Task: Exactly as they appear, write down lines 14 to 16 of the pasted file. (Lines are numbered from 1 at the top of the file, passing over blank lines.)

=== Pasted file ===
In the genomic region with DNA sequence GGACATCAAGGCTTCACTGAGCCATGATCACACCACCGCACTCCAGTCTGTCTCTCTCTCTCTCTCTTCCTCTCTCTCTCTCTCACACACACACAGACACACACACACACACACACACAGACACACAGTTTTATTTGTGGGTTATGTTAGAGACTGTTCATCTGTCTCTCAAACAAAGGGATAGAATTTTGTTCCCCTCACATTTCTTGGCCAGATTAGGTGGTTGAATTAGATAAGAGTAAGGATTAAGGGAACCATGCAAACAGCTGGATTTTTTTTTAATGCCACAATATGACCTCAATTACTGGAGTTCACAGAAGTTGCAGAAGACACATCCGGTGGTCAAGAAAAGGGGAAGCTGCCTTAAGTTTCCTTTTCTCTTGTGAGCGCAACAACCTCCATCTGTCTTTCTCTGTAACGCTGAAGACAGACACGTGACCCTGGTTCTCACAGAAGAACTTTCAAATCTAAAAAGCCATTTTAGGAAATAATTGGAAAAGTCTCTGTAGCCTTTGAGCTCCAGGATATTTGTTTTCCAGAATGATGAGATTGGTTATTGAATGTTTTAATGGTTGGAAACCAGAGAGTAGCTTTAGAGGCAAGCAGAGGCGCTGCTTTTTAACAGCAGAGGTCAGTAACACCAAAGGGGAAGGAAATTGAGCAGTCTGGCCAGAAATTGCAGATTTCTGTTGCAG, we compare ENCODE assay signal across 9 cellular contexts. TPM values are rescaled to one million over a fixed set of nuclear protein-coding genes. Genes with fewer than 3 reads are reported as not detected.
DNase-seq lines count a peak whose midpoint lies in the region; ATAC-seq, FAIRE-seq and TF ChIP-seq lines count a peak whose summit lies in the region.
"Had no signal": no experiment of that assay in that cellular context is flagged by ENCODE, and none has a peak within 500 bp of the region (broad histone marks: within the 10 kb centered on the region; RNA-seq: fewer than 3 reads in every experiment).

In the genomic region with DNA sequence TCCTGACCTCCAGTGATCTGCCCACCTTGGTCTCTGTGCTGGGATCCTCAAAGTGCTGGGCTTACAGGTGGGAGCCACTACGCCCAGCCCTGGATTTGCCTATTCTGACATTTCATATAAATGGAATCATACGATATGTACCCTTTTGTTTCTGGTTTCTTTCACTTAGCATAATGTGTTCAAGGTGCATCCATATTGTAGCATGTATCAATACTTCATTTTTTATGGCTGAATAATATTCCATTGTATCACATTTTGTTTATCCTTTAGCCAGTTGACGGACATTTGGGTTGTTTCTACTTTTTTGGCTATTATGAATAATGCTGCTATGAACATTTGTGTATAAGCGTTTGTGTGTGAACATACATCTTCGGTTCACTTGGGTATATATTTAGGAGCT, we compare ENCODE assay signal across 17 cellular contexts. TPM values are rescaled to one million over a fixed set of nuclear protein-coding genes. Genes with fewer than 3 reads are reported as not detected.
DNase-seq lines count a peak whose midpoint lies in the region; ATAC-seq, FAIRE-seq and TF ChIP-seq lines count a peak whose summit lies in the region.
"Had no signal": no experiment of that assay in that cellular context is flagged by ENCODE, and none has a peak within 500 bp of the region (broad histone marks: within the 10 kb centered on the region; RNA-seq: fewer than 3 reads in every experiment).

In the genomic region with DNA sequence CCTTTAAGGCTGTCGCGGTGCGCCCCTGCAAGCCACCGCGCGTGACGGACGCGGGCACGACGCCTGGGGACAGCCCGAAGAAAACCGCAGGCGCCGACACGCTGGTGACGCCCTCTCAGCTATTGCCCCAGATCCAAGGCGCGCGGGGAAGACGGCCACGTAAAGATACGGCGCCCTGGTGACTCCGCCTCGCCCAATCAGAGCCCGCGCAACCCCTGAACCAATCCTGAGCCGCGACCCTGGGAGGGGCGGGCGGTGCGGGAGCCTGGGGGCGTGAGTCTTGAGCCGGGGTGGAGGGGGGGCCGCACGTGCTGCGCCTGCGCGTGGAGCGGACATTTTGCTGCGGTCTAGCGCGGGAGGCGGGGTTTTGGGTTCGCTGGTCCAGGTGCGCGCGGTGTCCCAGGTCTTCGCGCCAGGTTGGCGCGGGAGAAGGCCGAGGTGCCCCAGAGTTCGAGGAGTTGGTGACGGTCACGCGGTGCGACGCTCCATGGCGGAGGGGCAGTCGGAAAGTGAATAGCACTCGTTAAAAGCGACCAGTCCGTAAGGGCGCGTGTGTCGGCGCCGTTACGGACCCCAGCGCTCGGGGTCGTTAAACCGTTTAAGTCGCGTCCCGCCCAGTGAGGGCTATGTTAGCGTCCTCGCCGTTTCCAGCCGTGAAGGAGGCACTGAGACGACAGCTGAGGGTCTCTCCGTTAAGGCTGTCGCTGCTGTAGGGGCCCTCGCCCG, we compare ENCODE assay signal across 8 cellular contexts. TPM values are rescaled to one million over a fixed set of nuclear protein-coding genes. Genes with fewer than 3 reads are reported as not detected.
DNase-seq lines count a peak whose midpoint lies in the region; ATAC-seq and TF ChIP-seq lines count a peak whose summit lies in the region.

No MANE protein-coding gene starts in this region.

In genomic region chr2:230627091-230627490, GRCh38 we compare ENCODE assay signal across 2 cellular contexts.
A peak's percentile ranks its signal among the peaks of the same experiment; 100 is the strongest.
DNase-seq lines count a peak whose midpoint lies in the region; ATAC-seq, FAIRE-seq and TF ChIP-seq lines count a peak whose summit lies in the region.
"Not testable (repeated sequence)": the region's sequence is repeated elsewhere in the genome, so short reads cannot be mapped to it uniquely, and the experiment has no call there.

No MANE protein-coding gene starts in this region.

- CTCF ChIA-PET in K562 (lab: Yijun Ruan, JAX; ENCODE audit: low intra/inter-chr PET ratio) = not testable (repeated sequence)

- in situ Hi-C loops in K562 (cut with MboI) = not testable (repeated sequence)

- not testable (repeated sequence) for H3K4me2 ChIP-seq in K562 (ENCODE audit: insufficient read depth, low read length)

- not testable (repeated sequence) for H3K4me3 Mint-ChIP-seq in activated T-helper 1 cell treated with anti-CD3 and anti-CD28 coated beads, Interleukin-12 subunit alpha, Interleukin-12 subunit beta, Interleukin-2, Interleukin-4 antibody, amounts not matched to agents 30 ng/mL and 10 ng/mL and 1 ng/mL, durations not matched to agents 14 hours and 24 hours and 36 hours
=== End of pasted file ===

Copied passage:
No MANE protein-coding gene starts in this region.

- CTCF ChIA-PET in K562 (lab: Yijun Ruan, JAX; ENCODE audit: low intra/inter-chr PET ratio) = not testable (repeated sequence)

- in situ Hi-C loops in K562 (cut with MboI) = not testable (repeated sequence)